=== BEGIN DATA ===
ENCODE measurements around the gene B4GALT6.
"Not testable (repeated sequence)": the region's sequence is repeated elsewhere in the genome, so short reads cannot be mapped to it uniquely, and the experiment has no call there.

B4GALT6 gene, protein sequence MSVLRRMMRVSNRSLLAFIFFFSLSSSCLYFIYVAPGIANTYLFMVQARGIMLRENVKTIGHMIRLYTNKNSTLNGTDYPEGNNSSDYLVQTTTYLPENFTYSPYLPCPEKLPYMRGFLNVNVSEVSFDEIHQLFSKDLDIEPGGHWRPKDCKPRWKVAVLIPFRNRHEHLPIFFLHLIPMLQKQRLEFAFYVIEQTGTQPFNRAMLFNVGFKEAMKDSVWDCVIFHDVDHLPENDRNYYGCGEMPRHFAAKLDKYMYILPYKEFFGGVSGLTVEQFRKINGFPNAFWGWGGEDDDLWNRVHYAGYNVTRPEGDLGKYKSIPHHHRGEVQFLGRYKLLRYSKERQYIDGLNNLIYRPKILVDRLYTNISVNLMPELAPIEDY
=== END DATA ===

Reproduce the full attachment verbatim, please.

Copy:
ENCODE measurements around the gene B4GALT6.
"Not testable (repeated sequence)": the region's sequence is repeated elsewhere in the genome, so short reads cannot be mapped to it uniquely, and the experiment has no call there.

B4GALT6 gene, protein sequence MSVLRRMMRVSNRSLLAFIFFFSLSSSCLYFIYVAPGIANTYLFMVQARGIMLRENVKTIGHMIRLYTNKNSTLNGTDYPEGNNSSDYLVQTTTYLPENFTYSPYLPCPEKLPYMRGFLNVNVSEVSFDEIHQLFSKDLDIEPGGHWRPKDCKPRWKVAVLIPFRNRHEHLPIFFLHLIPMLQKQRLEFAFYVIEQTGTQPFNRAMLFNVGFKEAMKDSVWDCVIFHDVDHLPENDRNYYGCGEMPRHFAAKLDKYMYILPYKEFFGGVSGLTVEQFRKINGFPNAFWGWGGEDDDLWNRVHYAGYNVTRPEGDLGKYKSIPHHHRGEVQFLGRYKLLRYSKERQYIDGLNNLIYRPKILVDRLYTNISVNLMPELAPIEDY